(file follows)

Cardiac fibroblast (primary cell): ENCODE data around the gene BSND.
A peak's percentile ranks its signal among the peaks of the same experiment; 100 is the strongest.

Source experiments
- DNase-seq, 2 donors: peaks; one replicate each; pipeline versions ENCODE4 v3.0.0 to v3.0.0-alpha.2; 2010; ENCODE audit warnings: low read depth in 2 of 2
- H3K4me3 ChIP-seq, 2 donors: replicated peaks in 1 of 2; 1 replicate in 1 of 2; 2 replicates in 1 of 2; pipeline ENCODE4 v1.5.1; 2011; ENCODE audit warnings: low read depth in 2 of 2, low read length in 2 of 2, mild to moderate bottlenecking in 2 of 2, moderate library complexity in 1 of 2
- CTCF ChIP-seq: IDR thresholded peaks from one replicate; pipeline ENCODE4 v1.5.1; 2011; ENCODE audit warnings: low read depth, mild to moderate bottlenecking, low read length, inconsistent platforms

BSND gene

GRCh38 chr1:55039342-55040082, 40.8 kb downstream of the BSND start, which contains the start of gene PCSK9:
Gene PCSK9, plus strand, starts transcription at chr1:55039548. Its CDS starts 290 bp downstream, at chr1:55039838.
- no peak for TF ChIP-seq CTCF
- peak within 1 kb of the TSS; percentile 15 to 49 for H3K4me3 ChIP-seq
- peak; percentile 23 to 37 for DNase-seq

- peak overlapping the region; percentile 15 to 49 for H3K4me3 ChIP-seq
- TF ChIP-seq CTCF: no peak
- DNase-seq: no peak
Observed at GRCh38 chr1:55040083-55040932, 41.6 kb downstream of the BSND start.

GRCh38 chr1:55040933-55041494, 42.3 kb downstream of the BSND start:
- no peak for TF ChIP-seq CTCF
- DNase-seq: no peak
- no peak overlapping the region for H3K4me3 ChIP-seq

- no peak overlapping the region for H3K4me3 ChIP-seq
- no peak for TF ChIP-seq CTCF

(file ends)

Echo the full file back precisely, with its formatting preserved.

Cardiac fibroblast (primary cell): ENCODE data around the gene BSND.
A peak's percentile ranks its signal among the peaks of the same experiment; 100 is the strongest.

Source experiments
- DNase-seq, 2 donors: peaks; one replicate each; pipeline versions ENCODE4 v3.0.0 to v3.0.0-alpha.2; 2010; ENCODE audit warnings: low read depth in 2 of 2
- H3K4me3 ChIP-seq, 2 donors: replicated peaks in 1 of 2; 1 replicate in 1 of 2; 2 replicates in 1 of 2; pipeline ENCODE4 v1.5.1; 2011; ENCODE audit warnings: low read depth in 2 of 2, low read length in 2 of 2, mild to moderate bottlenecking in 2 of 2, moderate library complexity in 1 of 2
- CTCF ChIP-seq: IDR thresholded peaks from one replicate; pipeline ENCODE4 v1.5.1; 2011; ENCODE audit warnings: low read depth, mild to moderate bottlenecking, low read length, inconsistent platforms

BSND gene

GRCh38 chr1:55039342-55040082, 40.8 kb downstream of the BSND start, which contains the start of gene PCSK9:
Gene PCSK9, plus strand, starts transcription at chr1:55039548. Its CDS starts 290 bp downstream, at chr1:55039838.
- no peak for TF ChIP-seq CTCF
- peak within 1 kb of the TSS; percentile 15 to 49 for H3K4me3 ChIP-seq
- peak; percentile 23 to 37 for DNase-seq

- peak overlapping the region; percentile 15 to 49 for H3K4me3 ChIP-seq
- TF ChIP-seq CTCF: no peak
- DNase-seq: no peak
Observed at GRCh38 chr1:55040083-55040932, 41.6 kb downstream of the BSND start.

GRCh38 chr1:55040933-55041494, 42.3 kb downstream of the BSND start:
- no peak for TF ChIP-seq CTCF
- DNase-seq: no peak
- no peak overlapping the region for H3K4me3 ChIP-seq

- no peak overlapping the region for H3K4me3 ChIP-seq
- no peak for TF ChIP-seq CTCF